You can take a ghost tour of the hotel for $25 a person. Call 970-577-4111 or go to for booking information.

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Room 217

To stay in one of the haunted rooms call 1-800-976-1377. Although guests have reported experience in every single room, the most popular room being 217.  In 1911 a chambermaid was stuck by lightning in the room. She did not die, and was given a job there for the rest of her life now the room has been a hot spot for activity. During filming of Dumb and Dumber, Jim Carrey was supposed to spend the night in the room Stephen King stayed in, but Carrey ran out after an hour. The famous room even appeared in the video game Life is Strange.

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Don't bother unpacking - it's said that is the chambermaid's favorite past-time.

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Murder By Death Music Festival

In October, they have The Shining Ball. Attendees dorn ball attire, or creative costumes for the ball and costume contest.

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Also in October is the Writers Retreat - a pretty good idea since it worked so well for Mr. King! The hotel is in a nice spot to be guaranteed quiet time (can't promise the ghost will let you enjoy peace for very long, though.)

The Stanley Hotel has become The Place for horror lovers to get married. Can you think of a better hotel?!? OMG I need lots of red(rum) flowers!

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All of the famous ghost seekers have come here to capture their own experiences. Ghost Hunters has investigated 9 times!

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Ghost Adventures has investigated the haunt as well.

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Here's an entire 44 minute episode of a ghost hunt inside the hotel:

The hotel was granted $46 millions back in 2014. It is for film center, gym and wellness center, amphitheater. They plan to open an $8 million Pavilion Events Center with 18,000 square feet of conference space and a 250-seat indoor-outdoor amphitheater in September! Guaranteed to draw in a huge crowd!

DOC REVIEW: Room 237 (2012)

DOC REVIEW: Room 237 (2012)

Room 237 or Stanley Kubrick's Shining Vision of the US?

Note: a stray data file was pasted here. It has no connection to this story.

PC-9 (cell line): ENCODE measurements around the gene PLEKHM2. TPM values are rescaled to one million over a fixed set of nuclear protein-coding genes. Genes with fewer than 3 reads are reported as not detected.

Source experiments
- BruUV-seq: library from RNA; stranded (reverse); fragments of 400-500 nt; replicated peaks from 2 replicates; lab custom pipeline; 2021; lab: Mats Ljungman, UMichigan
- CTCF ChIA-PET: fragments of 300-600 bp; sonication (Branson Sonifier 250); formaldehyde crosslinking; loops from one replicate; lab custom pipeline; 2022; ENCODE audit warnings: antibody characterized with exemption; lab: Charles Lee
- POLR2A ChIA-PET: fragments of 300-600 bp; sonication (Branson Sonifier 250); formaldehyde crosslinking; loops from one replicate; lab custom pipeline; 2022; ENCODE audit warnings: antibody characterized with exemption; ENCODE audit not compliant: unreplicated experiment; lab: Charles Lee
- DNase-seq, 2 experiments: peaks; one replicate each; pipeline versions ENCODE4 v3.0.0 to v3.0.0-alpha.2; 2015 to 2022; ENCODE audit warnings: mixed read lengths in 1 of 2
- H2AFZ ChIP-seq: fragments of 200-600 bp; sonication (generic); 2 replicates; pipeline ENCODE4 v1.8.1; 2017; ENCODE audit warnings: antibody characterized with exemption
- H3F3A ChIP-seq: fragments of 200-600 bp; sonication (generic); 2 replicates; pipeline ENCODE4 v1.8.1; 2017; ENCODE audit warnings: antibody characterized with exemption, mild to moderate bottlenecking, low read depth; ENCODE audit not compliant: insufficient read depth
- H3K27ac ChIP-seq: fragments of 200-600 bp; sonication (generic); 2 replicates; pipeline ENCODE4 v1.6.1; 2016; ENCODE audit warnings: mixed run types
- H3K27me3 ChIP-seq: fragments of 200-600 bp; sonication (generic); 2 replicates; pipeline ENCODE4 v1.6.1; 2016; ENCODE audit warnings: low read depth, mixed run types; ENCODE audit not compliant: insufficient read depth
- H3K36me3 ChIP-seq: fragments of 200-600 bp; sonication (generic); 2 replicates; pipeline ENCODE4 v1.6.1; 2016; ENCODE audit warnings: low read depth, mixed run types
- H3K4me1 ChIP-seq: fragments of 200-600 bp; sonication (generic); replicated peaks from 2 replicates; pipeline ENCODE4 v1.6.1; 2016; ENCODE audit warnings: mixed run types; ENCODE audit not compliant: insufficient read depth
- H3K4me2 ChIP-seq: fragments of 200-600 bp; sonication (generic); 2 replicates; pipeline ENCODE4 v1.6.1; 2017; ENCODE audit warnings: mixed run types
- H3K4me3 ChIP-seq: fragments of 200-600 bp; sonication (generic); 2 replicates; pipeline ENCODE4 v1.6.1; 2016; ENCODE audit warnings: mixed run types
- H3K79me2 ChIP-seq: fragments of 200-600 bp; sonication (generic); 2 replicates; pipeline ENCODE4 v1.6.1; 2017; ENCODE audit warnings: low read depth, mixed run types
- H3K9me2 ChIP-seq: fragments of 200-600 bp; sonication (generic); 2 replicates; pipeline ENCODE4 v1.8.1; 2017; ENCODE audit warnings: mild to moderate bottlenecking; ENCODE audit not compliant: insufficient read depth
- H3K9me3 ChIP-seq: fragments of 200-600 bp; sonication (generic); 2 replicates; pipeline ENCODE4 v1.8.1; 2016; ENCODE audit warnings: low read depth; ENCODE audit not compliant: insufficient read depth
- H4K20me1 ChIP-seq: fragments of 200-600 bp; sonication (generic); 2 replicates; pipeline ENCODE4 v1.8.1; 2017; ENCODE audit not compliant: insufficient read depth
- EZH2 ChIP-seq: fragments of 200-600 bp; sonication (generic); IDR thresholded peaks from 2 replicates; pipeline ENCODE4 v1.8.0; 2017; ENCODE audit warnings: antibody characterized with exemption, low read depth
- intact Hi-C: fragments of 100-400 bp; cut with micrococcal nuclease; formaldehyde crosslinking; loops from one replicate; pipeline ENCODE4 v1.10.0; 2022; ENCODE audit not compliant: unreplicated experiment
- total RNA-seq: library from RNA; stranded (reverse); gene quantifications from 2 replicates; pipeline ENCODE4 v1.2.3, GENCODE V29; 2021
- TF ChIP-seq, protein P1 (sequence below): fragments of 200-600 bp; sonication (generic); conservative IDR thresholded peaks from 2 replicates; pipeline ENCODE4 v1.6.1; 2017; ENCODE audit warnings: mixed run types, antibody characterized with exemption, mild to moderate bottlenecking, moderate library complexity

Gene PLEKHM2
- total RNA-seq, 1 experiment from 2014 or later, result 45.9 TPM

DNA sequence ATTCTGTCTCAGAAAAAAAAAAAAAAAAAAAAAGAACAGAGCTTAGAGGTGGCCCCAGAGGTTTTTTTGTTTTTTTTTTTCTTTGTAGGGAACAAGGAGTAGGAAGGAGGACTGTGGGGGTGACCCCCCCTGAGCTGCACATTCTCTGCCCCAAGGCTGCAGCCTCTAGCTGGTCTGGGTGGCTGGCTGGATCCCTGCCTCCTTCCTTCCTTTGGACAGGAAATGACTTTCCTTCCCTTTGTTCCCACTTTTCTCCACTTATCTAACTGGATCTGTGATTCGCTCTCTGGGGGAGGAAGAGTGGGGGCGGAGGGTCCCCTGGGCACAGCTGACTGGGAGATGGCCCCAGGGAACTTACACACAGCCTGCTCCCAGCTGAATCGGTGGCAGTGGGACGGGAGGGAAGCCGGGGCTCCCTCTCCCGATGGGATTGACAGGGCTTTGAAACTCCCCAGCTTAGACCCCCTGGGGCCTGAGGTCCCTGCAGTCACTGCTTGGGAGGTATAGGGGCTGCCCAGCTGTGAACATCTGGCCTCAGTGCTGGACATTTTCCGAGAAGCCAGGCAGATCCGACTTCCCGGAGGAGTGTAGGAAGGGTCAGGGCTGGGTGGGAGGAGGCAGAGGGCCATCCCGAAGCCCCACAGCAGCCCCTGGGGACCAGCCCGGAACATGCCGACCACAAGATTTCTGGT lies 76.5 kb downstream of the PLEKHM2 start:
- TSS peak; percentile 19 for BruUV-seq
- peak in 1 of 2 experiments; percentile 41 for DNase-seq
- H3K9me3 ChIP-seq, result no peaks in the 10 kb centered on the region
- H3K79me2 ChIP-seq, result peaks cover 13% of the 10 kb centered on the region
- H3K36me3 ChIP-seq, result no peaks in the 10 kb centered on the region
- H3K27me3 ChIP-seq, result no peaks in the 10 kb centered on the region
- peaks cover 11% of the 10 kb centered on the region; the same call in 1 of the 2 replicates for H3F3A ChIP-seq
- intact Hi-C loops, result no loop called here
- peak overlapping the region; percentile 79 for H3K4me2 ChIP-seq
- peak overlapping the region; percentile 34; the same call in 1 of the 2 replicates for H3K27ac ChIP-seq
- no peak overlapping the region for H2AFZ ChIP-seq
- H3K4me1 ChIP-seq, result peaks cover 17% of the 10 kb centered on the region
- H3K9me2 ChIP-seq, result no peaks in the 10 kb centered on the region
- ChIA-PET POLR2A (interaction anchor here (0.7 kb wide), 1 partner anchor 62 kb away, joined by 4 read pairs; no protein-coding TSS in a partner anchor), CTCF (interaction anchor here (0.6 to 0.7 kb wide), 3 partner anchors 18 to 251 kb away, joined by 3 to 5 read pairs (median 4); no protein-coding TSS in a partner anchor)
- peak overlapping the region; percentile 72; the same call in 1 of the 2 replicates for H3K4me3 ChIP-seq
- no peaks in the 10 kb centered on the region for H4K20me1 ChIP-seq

By Woofer McWooferson

Writer and Director: Rodney Ascher; Stars: Bill Blakemore, Geoffrey Cocks, Juli Kearns, John Fell Ryan, Jay Weidner; Rating: NR; Run Time: 102 min; Genre: Documentary; Country: UK; Language: English; Year: 2012

Room 237 begins with a lengthy disclaimer about the expressed opinions not being those of the filmmakers, and it's not difficult to see why this disclaimer was added. Stanley Kubrick was a master filmmaker, a director whose every scene is packed with clues and symbols that may not be evident on a first or fifth viewing. This documentary examines possible interpretations of many aspects of Kubrick's adaptation of The Shining, a masterful examination of life and death, the natural and supernatural, the real and unreal, penned by the king of horror Stephen King. Because there are multiple interpretations presented, Room 237 seems, at times, haphazardly put together. We move back and forth through The Shining as each theory addresses various aspects of the film that supports that specific interpretation.

Room 237 feels stilted and sometimes forced, but the overall documentary is an interesting examination of Kubrick's reinvisioning of The Shining as well as the minds of the participants. Indeed, we cannot help but bring our own experiences into our interpretations, but the key is to remember that we must look at the larger picture – something some of these critics seem to neglect. Theories range from the plausible to the confusing and finally to the downright comical. Since Kubrick's films are layered with detail and significance, not all theories can be dismissed, but how can we tell which is right? Kubrick may have included aspects of all of these theories, but I'm not entirely convinced. It will take many more viewings for me to weigh in on those.

5/10 claws – the pace is uneven, but it is worth at least one viewing

Posted by Alan Smithee in DOCUMENTARY REVIEWS, REVIEWS, 0 comments